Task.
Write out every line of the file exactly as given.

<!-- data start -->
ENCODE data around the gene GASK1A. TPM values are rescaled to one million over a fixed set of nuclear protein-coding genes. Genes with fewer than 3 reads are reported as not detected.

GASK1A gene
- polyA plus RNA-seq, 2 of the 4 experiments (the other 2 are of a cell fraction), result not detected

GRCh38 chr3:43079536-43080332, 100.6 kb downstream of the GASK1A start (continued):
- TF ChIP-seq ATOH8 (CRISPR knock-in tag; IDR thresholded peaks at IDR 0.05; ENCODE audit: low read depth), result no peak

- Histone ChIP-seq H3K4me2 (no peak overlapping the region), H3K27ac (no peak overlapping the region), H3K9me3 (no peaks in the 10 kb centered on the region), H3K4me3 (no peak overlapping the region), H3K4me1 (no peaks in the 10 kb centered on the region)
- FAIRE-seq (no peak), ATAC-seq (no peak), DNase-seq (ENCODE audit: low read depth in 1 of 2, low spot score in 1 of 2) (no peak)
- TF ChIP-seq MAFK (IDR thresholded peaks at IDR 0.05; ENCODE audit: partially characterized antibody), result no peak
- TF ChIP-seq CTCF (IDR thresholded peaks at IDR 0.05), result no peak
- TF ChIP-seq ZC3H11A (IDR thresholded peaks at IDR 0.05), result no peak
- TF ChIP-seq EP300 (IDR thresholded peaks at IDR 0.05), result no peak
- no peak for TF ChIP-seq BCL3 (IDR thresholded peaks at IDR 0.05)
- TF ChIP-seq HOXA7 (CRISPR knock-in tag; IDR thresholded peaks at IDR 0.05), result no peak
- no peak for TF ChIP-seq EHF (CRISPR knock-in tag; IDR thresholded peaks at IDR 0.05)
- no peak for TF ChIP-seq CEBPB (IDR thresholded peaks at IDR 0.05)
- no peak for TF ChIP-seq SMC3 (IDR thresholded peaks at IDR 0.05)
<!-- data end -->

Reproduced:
ENCODE data around the gene GASK1A. TPM values are rescaled to one million over a fixed set of nuclear protein-coding genes. Genes with fewer than 3 reads are reported as not detected.

GASK1A gene
- polyA plus RNA-seq, 2 of the 4 experiments (the other 2 are of a cell fraction), result not detected

GRCh38 chr3:43079536-43080332, 100.6 kb downstream of the GASK1A start (continued):
- TF ChIP-seq ATOH8 (CRISPR knock-in tag; IDR thresholded peaks at IDR 0.05; ENCODE audit: low read depth), result no peak

- Histone ChIP-seq H3K4me2 (no peak overlapping the region), H3K27ac (no peak overlapping the region), H3K9me3 (no peaks in the 10 kb centered on the region), H3K4me3 (no peak overlapping the region), H3K4me1 (no peaks in the 10 kb centered on the region)
- FAIRE-seq (no peak), ATAC-seq (no peak), DNase-seq (ENCODE audit: low read depth in 1 of 2, low spot score in 1 of 2) (no peak)
- TF ChIP-seq MAFK (IDR thresholded peaks at IDR 0.05; ENCODE audit: partially characterized antibody), result no peak
- TF ChIP-seq CTCF (IDR thresholded peaks at IDR 0.05), result no peak
- TF ChIP-seq ZC3H11A (IDR thresholded peaks at IDR 0.05), result no peak
- TF ChIP-seq EP300 (IDR thresholded peaks at IDR 0.05), result no peak
- no peak for TF ChIP-seq BCL3 (IDR thresholded peaks at IDR 0.05)
- TF ChIP-seq HOXA7 (CRISPR knock-in tag; IDR thresholded peaks at IDR 0.05), result no peak
- no peak for TF ChIP-seq EHF (CRISPR knock-in tag; IDR thresholded peaks at IDR 0.05)
- no peak for TF ChIP-seq CEBPB (IDR thresholded peaks at IDR 0.05)
- no peak for TF ChIP-seq SMC3 (IDR thresholded peaks at IDR 0.05)